Advanced Search

Please click here to take a brief survey

Why Craft is Worldchanging

Article Photo
by Worldchanging New York local blogger, Amy Shaw

Craft is radical, craft is worldchanging, and craft has been with us all along.

How do we know anything about ancient civilizations? Sometimes there is writing, but always there is material: shards of pottery, metal tools and weapons, jewelry made from gold and silver. In a word: craft.

We are defined by our need to use and to make things. We are homo faber, beings who make. To aid in our survival, we have also become traders. On a very basic level, what we make, use, and trade, and how we go about these activities, defines our humanity and shapes our world.

Today there are 6.5+ billion people living on Earth. The economic hegemony governing this massive number of people in the developed and developing worlds is what we’ve come to call “the Walmart economy.? It’s an economy operating on such a vast scale that one one-hundredth of a penny makes the difference between whether a business is profitable or not.

Every one of us on the planet is involved in using, making, and trading. Big corporations make, use, and trade as giant faceless entities with a million tentacles moving as fast as possible and effecting billions of people. Billions of people worldwide are also involved in making, using, and trading craft. (A recent survey published by the Craft Organization Director’s Association measures the U.S. craft industry alone at $14 billion per year.) However compared with big corporations, the craft industry operates on a more individual, intimate, and personal manner, and on a smaller scale.

Craft is radical. In this age of corporate-driven mass-production, the act of an individual making a useful thing is radical. The act of buying a useful thing made by an individual is radical. It is akin to living off the grid: trading outside the big box.

Craft is to shopping what slow food is to restaurants. Buying high-quality things that needn’t be replaced over time but instead may be passed on to future generations is not only old-fashioned, it is also worldchanging. Craft is slow retail, slow consumption.

When dealing with craft, there is an awareness and appreciation for where a thing came from, how it was made, what materials were used in its fashioning, and who labored over it. Through this awareness, a relationship forms between the maker and the user, narrowing the huge gap between the producer and the consumer fostered by our mass-production globalized economy. Putting a face on an object is one way in which craft is, and always has been, worldchanging.

Today, large corporations are starting to show concern for their social and environmental impact and voluntarily implementing changes for the better. Starbucks chairman Howard Schultz, for instance, oversees a company that spends more on health insurance for its employees than on coffee. Ray Anderson of the carpet company Interface has become keenly focused on making as small an ecological footprint possible while running a successful business. These business leaders and others like them are tackling environmental and social issues not only to save money, but also to do something to benefit the greater good, even if it doesn’t yield the highest possible profit reports. There is a second bottom line these corporations are starting to value. Their actions have real consequences.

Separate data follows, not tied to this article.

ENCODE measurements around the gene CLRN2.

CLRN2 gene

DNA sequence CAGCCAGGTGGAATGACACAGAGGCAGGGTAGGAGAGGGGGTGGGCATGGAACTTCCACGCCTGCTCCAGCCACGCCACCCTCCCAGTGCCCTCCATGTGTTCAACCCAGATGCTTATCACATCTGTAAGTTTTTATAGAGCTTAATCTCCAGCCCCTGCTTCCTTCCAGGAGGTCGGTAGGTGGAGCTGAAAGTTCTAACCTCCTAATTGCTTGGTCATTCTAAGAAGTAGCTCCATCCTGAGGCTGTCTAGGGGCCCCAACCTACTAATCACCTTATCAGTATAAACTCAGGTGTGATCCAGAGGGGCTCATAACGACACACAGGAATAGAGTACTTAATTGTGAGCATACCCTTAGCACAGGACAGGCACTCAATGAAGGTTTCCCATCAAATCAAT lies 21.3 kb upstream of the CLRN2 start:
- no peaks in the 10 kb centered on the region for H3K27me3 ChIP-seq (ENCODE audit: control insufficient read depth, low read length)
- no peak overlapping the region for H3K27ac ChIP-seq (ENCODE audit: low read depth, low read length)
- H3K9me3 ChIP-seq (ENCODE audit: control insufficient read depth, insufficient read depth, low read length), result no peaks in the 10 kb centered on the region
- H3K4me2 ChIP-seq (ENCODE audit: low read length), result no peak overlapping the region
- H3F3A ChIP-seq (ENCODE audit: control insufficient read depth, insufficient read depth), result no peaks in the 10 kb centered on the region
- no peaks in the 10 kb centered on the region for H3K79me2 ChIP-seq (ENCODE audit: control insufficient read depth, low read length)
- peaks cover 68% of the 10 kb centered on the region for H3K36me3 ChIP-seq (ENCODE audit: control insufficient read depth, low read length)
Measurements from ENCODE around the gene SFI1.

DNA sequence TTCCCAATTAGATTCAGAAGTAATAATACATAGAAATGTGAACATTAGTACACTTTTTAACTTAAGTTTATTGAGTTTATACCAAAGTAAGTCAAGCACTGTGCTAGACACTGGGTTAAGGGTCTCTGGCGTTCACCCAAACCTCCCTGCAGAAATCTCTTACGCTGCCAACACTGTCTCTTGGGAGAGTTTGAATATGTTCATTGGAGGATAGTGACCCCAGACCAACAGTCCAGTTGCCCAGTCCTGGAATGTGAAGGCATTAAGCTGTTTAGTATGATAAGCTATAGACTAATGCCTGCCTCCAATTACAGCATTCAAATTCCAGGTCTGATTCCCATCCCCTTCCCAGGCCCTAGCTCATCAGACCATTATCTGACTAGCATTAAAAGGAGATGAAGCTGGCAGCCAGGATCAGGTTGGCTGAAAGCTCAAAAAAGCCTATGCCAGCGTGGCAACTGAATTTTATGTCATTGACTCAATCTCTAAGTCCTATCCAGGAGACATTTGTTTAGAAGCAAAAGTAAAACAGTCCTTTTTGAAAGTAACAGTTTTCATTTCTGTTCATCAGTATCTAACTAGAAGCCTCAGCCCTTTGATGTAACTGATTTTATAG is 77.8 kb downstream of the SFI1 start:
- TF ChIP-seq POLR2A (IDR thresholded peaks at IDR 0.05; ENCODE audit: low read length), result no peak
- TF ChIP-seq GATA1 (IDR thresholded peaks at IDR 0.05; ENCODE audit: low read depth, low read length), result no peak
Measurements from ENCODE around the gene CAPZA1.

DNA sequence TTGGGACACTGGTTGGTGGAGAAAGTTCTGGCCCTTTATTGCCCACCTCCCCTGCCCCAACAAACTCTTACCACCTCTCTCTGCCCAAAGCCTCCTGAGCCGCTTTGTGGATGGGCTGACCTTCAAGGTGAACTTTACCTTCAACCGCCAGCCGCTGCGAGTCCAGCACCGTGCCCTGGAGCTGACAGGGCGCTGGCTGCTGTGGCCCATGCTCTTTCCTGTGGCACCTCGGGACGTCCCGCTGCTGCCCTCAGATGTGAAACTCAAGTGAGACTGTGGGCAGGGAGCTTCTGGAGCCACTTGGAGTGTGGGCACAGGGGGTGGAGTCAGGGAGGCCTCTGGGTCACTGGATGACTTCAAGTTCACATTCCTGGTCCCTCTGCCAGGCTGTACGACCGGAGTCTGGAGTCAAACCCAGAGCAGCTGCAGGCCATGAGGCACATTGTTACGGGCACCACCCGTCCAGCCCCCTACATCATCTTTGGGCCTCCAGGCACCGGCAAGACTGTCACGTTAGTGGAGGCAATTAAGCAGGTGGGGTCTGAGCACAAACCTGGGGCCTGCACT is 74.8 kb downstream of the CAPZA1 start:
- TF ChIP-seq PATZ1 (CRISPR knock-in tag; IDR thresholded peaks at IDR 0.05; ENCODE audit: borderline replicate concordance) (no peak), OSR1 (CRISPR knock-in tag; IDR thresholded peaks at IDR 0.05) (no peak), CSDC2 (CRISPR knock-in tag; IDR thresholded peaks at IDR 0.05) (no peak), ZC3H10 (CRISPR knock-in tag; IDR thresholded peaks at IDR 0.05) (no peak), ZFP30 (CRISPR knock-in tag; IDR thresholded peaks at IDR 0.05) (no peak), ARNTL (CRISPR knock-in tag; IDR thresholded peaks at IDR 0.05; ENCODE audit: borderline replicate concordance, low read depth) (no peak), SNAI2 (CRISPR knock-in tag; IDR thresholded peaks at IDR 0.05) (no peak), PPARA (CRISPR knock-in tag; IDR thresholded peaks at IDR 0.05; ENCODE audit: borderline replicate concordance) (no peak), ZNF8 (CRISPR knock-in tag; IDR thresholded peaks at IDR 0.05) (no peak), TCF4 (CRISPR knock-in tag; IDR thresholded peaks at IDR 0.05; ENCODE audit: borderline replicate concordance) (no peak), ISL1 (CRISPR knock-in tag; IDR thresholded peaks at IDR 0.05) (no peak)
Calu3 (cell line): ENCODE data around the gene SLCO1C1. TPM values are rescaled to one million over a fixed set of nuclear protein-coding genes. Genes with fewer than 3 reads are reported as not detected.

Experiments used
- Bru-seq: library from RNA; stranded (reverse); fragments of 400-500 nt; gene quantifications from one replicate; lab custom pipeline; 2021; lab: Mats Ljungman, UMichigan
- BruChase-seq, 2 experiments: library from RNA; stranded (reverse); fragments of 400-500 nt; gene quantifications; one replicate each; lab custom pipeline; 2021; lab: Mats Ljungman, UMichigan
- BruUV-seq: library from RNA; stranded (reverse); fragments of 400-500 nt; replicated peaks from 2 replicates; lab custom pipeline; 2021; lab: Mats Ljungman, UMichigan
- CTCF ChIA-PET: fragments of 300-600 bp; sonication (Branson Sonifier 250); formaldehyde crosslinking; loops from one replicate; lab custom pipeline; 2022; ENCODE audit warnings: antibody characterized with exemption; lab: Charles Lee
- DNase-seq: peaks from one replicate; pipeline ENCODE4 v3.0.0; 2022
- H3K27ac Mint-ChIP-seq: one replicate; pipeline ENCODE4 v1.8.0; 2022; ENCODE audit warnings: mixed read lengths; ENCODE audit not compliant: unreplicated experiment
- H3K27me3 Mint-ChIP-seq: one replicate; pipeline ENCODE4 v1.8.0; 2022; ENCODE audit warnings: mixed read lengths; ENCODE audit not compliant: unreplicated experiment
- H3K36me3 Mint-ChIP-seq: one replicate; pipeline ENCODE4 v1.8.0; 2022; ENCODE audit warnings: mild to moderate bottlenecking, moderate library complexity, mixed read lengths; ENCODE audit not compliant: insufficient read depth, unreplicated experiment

In the same way, the consequences of our collective individual actions are tremendous. Choosing to switch to low-energy light bulbs isn’t just going to save a person money and make them feel good for “doing the right thing.? On the larger scale, we know that if everyone switched to low-energy light bulbs (and more fuel-efficient vehicles, and recycled paper towels, etc.) the reduction of energy use and pollution would be significant. These choices become a force for change.

Ghandi said we must be the change we want to see. I would add that as participants in a market economy, we must also trade in that change: we must make, sell, and buy the change. This is where dollar voting comes in – every dollar you spend is a vote for the product you are buying and the system it supports.

People are literally handmaking alternatives for a bright green future every day. Craft is radical, craft is worldchanging, and craft has been with us all along.

Image: Frank Ridley Makes a Toy. Photo by Amy Shaw.

Bookmark and Share


There have been attempts to unionize Starbucks by workers in order to get "A healthier and safer workplace". I think the workers have a better perspective then the CEO of their working condition.

Our power as workers dwarfs our power as citizens and it in turn dwarfs our power as consummers. The first only requires much more "power with" than "power over" (these are forms of power between humans). As a culture, we have grown much more used to the latter. Which is why it is not peceived as easily accessible as the latter.

World changing will happen when we have technology or human processes that truly helps achieving "power with".

Posted by: Julien Lamarche on 27 Jan 07

Thank you for your salute to Craftiness! Craft work is antithetical to mass production. Each item has its own personality, and bears a signature of the owner.

The most beautiful objects in the world are hand-made. We wouldn't be motivated to replace all our furniture and every ten years if it were better made.

The industrial revolution gave us everything we need, but not everything we want.

Posted by: rob on 27 Jan 07

I logged on and thought - GREAT! a section about the role of crafts in promoting pro-poor development... cultural empowerment ...and the sense of pride in creativity and enterprise and working with your hands to make something beautiful. But... why so few links? Is it because there aren't any craftspeople with interesting websites?? I want more... please enlarge on the theme... Across the developing world NGOs are struggling with handicraft businesses that are scarcely viable...(we are one of them)... so any good references to useful advice would be most welcome. (especially advice on ceramics!)

Posted by: winkie williamson on 28 Jan 07